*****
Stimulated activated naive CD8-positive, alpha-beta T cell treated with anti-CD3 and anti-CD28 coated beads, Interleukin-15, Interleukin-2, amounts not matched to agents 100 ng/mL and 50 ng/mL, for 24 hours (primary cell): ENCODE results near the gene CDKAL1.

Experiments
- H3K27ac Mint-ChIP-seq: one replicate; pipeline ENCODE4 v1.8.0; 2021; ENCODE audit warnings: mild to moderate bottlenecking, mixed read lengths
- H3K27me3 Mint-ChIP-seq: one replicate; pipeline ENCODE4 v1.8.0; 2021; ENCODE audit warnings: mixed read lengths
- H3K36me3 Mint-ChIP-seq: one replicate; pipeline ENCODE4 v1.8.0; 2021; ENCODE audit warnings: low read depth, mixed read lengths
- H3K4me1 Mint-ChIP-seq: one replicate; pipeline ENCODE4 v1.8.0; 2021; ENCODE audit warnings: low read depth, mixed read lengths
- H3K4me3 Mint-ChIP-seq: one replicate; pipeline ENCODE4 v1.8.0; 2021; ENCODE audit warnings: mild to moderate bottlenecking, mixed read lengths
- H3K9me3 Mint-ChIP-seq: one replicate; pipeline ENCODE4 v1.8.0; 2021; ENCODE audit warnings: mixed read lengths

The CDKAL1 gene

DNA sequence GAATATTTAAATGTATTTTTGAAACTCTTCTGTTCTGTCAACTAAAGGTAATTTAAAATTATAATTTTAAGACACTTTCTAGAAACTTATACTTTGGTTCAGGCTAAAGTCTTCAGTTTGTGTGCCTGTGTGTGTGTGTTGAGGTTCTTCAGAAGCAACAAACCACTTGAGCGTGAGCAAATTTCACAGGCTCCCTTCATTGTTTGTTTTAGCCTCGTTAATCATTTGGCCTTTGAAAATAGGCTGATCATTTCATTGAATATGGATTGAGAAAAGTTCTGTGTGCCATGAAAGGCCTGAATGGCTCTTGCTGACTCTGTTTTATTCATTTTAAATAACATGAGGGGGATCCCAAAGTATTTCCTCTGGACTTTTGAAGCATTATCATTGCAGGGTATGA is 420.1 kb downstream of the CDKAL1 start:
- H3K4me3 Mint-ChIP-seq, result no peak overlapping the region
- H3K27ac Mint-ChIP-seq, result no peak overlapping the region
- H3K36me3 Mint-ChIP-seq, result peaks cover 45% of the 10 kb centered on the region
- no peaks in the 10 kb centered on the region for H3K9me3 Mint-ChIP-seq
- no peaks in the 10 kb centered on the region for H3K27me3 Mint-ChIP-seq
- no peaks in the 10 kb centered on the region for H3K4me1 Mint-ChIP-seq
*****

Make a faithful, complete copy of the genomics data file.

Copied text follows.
Stimulated activated naive CD8-positive, alpha-beta T cell treated with anti-CD3 and anti-CD28 coated beads, Interleukin-15, Interleukin-2, amounts not matched to agents 100 ng/mL and 50 ng/mL, for 24 hours (primary cell): ENCODE results near the gene CDKAL1.

Experiments
- H3K27ac Mint-ChIP-seq: one replicate; pipeline ENCODE4 v1.8.0; 2021; ENCODE audit warnings: mild to moderate bottlenecking, mixed read lengths
- H3K27me3 Mint-ChIP-seq: one replicate; pipeline ENCODE4 v1.8.0; 2021; ENCODE audit warnings: mixed read lengths
- H3K36me3 Mint-ChIP-seq: one replicate; pipeline ENCODE4 v1.8.0; 2021; ENCODE audit warnings: low read depth, mixed read lengths
- H3K4me1 Mint-ChIP-seq: one replicate; pipeline ENCODE4 v1.8.0; 2021; ENCODE audit warnings: low read depth, mixed read lengths
- H3K4me3 Mint-ChIP-seq: one replicate; pipeline ENCODE4 v1.8.0; 2021; ENCODE audit warnings: mild to moderate bottlenecking, mixed read lengths
- H3K9me3 Mint-ChIP-seq: one replicate; pipeline ENCODE4 v1.8.0; 2021; ENCODE audit warnings: mixed read lengths

The CDKAL1 gene

DNA sequence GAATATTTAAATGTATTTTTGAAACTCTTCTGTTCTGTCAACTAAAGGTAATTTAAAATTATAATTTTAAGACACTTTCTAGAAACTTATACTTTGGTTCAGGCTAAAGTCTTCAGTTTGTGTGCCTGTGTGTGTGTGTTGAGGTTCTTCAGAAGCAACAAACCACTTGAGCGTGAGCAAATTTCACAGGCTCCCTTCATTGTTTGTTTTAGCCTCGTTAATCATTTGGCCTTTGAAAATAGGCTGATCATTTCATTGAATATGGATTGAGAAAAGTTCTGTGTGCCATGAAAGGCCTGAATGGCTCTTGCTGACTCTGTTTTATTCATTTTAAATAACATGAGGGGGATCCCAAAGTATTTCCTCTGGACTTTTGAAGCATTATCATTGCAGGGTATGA is 420.1 kb downstream of the CDKAL1 start:
- H3K4me3 Mint-ChIP-seq, result no peak overlapping the region
- H3K27ac Mint-ChIP-seq, result no peak overlapping the region
- H3K36me3 Mint-ChIP-seq, result peaks cover 45% of the 10 kb centered on the region
- no peaks in the 10 kb centered on the region for H3K9me3 Mint-ChIP-seq
- no peaks in the 10 kb centered on the region for H3K27me3 Mint-ChIP-seq
- no peaks in the 10 kb centered on the region for H3K4me1 Mint-ChIP-seq